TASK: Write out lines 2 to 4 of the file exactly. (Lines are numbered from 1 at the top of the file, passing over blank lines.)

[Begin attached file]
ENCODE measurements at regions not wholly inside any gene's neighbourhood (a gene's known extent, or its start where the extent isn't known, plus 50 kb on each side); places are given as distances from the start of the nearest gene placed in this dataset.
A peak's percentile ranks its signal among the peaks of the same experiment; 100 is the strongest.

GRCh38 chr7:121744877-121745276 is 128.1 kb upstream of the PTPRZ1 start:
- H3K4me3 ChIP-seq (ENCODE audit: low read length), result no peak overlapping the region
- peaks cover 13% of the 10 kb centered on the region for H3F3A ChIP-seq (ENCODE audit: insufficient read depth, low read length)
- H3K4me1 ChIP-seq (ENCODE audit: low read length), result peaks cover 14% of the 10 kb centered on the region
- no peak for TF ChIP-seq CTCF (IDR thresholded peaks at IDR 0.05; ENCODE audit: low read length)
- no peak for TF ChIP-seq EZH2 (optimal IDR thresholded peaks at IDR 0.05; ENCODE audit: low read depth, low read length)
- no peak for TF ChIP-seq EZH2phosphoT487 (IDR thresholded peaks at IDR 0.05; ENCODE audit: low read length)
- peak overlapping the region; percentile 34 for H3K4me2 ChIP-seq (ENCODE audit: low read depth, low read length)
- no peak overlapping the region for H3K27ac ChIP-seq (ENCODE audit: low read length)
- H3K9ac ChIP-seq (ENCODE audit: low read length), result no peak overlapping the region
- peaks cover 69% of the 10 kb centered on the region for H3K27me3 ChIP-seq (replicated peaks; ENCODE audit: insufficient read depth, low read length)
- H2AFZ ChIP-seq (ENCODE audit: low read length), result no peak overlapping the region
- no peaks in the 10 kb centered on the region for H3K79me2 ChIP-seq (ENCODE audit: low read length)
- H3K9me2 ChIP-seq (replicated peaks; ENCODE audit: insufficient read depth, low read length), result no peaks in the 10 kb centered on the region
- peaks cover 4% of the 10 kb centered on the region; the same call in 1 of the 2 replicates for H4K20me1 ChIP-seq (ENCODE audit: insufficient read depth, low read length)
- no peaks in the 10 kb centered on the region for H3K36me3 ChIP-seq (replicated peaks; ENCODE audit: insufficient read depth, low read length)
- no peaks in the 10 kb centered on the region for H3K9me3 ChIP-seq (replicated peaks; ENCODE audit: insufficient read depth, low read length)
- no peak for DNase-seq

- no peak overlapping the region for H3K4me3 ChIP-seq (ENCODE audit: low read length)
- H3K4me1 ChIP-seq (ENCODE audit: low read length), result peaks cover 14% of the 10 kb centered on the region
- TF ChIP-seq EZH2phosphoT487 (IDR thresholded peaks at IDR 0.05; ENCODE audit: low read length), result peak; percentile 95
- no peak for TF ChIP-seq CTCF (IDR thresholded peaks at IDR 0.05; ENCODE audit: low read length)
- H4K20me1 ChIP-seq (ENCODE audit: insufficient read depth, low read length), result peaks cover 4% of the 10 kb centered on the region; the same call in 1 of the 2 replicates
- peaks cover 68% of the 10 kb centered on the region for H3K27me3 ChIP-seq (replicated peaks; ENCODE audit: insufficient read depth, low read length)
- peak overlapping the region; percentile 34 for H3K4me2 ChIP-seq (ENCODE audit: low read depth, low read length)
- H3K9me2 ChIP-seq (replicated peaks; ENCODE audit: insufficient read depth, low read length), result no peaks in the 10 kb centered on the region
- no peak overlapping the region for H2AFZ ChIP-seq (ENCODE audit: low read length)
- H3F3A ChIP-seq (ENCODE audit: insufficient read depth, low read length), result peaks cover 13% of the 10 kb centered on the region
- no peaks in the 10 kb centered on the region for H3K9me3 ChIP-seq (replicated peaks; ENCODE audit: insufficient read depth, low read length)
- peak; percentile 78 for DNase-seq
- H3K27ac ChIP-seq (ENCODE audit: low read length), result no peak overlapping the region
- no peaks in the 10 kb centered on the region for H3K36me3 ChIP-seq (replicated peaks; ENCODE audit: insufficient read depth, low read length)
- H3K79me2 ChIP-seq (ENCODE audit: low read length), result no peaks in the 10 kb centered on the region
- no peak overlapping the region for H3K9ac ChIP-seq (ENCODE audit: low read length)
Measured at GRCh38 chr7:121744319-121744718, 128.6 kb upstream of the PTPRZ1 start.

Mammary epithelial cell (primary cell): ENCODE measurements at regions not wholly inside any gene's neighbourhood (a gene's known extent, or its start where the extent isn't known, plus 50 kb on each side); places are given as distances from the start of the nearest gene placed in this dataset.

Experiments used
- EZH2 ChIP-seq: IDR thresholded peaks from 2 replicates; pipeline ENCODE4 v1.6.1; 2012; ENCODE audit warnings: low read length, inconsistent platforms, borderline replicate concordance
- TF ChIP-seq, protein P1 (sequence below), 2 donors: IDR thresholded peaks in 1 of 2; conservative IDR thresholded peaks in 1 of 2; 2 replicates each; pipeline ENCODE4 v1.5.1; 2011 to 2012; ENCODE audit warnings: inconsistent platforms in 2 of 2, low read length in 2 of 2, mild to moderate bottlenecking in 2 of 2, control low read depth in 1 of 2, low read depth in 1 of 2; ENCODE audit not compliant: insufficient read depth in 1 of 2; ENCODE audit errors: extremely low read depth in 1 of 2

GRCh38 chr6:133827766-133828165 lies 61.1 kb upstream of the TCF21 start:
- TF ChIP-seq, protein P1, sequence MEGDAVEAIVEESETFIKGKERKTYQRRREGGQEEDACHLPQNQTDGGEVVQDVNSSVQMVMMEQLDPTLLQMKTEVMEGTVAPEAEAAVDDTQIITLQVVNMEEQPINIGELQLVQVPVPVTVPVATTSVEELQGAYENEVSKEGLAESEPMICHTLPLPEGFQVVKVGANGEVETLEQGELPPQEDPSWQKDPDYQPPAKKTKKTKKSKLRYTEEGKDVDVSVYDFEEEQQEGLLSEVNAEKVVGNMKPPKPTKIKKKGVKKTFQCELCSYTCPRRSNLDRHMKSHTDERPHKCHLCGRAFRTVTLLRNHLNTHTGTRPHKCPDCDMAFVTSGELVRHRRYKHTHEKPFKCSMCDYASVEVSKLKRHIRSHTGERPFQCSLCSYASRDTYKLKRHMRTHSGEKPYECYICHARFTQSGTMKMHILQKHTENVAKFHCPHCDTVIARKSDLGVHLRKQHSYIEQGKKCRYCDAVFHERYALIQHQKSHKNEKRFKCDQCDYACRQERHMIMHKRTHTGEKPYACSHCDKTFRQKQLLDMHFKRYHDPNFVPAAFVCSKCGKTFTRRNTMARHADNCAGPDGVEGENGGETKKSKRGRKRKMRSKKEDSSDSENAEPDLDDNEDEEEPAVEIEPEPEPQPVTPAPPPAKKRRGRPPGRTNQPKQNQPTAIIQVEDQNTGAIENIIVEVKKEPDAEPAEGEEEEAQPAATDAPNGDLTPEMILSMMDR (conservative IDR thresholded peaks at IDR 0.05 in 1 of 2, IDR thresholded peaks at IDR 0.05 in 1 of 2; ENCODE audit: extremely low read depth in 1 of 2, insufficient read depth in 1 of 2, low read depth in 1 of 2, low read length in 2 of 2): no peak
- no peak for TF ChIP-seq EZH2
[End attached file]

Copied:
A peak's percentile ranks its signal among the peaks of the same experiment; 100 is the strongest.

GRCh38 chr7:121744877-121745276 is 128.1 kb upstream of the PTPRZ1 start:
- H3K4me3 ChIP-seq (ENCODE audit: low read length), result no peak overlapping the region